What does Baptized for the Dead mean? That’s an interesting and important question. Let’s see what the Bible has to say about this “Baptism.”
“Otherwise, what will those do who are baptized for the dead? If the dead are not raised at all, why then are they baptized for them?
1 Corinthians 15:29
What Does it Mean to be Baptized for the Dead?
People say that there are over thirty explanations of this reference. Others that it seems impossible to know what this means. And that it resembles discussions about who wrote Hebrews, because nobody really knows who wrote the Bible book Hebrews.
Most interpreters say that the plain sense of Paul’s words is the most likely. That He is not using a figure of speech. The basic meaning is something like, “People are being baptized for those who have died.” Paul says it makes no sense to do this (whatever it is) if God doesn’t raise the dead.
What it doesn’t mean
Many know what it does not or cannot mean. It doesn’t mean that a living person can save someone who has died by getting baptized in their place. That would not fit with salvation apart from works or personal responsibility.
Some have suggested that Paul is referring to a Christian superstition. Others say there are no known Pagans who practiced this.
The Mormon practice is well known and is unreasonable. The Mormons were concerned about relatives and friends who died apart from baptism. Surprisingly, some expositors have suggested that the Corinthians did this for the same reason based on the apparexent (literal) language. For example:
“As we have said before, so I say again now, if any man is preaching to you a gospel contrary to what you received, he is to be accursed” (Galatians 1:9)!”
So, whatever this comment is about, it’s no threat to Paul’s gospel.
Often, the answer is in the context of the verse. We need to ask, “How does this teaching fit into Paul’s argument?” The next verse gives us a clue: “Why are we also in danger every hour (1 Corinthians 15:30)?”
What’s the danger?
“I affirm, brethren, by the boasting in you which I have in Christ Jesus our Lord, I die daily (1 Corinthians 15:31).” The danger is suffering, even dying for, the gospel.
Let’s have a mock interview with the Apostle Paul:
Us: You’re in danger of death?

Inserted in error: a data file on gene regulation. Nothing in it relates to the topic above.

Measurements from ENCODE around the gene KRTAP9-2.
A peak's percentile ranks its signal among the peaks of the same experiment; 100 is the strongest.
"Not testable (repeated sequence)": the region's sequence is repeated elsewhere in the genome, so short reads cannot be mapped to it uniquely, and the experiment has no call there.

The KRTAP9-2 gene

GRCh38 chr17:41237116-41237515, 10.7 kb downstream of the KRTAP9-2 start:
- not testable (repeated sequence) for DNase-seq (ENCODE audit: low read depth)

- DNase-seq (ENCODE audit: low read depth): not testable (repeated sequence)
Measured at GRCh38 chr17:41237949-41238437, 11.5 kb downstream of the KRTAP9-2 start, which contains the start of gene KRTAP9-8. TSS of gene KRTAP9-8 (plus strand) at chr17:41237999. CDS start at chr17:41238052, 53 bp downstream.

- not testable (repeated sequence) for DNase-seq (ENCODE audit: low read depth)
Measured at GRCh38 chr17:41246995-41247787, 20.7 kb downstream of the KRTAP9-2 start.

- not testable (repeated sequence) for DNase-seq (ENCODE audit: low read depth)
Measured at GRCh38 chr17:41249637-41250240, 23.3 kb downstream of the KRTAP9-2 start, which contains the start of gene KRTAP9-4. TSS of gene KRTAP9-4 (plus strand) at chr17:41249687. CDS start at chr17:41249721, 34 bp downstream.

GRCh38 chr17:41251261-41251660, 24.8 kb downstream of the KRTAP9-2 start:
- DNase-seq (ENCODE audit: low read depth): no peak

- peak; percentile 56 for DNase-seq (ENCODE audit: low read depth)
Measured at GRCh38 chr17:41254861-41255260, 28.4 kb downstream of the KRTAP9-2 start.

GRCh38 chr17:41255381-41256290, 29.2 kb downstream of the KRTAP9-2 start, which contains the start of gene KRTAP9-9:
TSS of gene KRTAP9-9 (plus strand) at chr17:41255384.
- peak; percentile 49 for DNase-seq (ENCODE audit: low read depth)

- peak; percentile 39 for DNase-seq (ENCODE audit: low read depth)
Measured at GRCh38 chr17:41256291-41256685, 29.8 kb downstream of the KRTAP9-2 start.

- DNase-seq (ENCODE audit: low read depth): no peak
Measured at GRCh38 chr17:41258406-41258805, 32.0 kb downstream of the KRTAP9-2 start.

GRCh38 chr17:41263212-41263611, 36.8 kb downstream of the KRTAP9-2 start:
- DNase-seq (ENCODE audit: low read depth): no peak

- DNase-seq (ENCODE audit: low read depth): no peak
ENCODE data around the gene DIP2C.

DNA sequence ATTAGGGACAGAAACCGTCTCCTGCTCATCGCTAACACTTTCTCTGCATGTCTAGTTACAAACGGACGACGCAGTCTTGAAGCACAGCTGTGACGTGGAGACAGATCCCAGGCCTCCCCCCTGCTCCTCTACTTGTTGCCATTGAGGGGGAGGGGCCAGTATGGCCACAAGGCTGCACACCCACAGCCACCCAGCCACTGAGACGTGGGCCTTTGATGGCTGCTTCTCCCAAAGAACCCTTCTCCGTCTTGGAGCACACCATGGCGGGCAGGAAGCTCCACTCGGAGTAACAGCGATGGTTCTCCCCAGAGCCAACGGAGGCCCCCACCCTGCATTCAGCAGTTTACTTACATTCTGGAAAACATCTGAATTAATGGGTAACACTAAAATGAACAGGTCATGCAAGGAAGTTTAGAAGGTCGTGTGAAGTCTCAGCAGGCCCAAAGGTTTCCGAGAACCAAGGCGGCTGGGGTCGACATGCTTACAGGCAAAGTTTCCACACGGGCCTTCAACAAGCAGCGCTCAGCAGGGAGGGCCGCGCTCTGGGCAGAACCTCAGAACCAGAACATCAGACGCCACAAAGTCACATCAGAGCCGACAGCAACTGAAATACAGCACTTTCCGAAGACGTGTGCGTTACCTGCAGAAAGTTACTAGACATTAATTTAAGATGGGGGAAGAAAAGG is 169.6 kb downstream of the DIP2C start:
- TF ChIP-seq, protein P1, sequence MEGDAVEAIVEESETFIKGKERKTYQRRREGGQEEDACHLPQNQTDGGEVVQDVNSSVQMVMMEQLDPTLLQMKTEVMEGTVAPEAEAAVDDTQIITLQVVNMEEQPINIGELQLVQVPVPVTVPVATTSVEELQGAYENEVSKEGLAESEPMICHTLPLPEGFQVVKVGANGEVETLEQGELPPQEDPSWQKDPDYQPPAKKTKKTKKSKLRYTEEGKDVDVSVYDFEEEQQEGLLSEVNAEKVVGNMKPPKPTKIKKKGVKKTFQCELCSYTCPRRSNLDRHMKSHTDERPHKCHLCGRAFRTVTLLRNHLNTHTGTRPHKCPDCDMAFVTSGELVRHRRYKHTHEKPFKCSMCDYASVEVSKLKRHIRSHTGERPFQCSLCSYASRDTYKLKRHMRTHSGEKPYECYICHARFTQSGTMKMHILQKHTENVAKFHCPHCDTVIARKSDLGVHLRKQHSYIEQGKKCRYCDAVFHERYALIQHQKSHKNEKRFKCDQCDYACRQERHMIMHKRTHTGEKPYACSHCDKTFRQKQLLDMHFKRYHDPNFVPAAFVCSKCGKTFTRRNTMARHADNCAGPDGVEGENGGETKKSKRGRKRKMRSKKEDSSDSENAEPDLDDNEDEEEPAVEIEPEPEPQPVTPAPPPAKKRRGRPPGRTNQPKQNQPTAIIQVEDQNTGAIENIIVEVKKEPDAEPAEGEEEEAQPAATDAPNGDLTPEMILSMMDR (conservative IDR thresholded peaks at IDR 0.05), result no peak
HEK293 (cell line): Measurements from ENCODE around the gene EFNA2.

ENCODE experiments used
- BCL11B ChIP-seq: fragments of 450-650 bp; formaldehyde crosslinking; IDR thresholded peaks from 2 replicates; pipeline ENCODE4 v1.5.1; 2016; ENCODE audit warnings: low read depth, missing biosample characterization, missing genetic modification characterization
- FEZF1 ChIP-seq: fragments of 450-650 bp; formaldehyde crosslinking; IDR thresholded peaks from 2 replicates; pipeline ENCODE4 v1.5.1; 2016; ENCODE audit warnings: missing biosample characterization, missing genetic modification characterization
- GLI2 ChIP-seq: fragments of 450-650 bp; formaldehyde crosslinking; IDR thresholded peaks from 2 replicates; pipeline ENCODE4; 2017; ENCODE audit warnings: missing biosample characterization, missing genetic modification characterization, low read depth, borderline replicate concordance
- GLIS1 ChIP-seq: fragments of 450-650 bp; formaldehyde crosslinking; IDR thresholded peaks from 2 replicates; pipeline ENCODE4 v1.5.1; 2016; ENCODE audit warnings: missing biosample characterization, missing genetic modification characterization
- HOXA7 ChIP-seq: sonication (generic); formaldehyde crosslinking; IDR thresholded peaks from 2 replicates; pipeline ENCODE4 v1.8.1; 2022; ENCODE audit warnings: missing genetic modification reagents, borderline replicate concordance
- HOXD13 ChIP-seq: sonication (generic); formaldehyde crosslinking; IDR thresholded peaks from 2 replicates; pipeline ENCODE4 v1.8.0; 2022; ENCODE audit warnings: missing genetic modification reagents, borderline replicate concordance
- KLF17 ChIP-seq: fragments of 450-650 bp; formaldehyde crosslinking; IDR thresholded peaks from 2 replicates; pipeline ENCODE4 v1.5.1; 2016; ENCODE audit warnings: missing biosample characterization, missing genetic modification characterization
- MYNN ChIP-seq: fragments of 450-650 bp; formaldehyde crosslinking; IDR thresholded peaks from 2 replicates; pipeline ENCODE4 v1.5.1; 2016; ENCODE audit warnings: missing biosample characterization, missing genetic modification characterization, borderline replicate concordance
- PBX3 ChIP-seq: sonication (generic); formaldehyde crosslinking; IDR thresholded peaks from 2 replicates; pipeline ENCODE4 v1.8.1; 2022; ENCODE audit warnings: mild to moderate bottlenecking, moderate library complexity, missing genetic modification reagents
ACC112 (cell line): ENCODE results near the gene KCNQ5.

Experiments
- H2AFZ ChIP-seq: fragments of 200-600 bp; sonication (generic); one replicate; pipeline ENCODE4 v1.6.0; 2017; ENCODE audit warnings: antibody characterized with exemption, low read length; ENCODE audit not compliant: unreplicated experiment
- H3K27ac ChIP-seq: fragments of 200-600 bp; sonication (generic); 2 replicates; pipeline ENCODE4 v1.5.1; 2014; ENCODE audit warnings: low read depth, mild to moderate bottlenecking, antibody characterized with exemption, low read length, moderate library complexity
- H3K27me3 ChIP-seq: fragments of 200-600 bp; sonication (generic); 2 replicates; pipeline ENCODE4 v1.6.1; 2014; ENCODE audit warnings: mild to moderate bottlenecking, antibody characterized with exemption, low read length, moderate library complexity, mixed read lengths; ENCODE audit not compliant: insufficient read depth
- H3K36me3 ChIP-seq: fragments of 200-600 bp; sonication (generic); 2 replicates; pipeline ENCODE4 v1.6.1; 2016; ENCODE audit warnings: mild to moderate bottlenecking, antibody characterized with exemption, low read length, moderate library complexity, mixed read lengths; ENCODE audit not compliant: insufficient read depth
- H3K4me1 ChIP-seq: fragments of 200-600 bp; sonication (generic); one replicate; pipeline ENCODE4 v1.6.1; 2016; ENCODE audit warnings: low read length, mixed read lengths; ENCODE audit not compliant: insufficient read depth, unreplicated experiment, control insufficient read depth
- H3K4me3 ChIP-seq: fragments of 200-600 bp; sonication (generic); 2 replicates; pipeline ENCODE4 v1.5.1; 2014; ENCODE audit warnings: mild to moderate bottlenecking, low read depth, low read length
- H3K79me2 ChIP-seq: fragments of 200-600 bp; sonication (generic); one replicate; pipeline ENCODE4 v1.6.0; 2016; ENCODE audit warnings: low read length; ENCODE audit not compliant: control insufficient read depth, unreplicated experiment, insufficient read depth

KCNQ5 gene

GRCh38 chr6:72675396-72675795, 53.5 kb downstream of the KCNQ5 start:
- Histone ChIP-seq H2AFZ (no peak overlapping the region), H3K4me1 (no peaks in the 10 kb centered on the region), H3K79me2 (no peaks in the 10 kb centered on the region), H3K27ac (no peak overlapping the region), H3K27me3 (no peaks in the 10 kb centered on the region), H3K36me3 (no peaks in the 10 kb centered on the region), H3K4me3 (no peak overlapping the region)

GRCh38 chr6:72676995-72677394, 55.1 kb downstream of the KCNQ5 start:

Paul: Yes, “If from human motives I fought with wild beasts at Ephesus, what does it profit me? If the dead are not raised, LET US EAT AND DRINK, FOR TOMORROW WE DIE (1 Corinthians 15:32).”
Us: What wild beasts? You mean men who oppose you preaching the gospel, don’t you? Many have tried to kill you, and some may even have succeeded (but God revived you). Tell us the dangers you’ve faced while preaching Christ’s resurrection:
Paul: “Are they servants of Christ?—I speak as if insane—I more so; in far more labors, in far more imprisonments, beaten times without number, often in danger of death. Five times I received from the Jews thirty-nine lashes. Three times I was beaten with rods, once I was stoned, three times I was shipwrecked, a night and a day I have spent in the deep. I have been on frequent journeys, in dangers from rivers, dangers from robbers, dangers from my countrymen, dangers from the Gentiles, dangers in the city, dangers in the wilderness, dangers on the sea, dangers among false brethren; I have been in labor and hardship, through many sleepless nights, in hunger and thirst, often without food, in cold and exposure. Apart from such external things, there is the daily pressure on me of concern for all the churches (2 Corinthians 11 23-32).”
Us: That’s a lot of dangers! So, Paul, are these experiences the metaphorical–or the literal?–baptism you’re referring to?
Paul: It’s a metaphor for suffering for Jesus. Yes, Jesus used this expression the same way when talking with His disciples, James and John:
“But Jesus said to them, “You do not know what you are asking (they asked for seats next to Him in the resurrection). Are you able to drink the cup that I drink, or to be baptized with the baptism with which I am baptized (Jesus means His coming death on the cross) (Mark 10:38)?”
Us: So, in other words, you mean “why do people suffer for the gospel if there is no resurrection.” You know, reading that in context makes sense. Why suffer for Jesus in this life if He hasn’t risen from the dead?
This is the sense of verse 29: “What about those who suffer (even death) for the gospel if there is no resurrection?” In other words, why die for a dead man (if Jesus hasn’t been raised)?
We invite you to watch the GREAT NEWS FOR YOU video on this page to find out how you can receive salvation through the living Savior!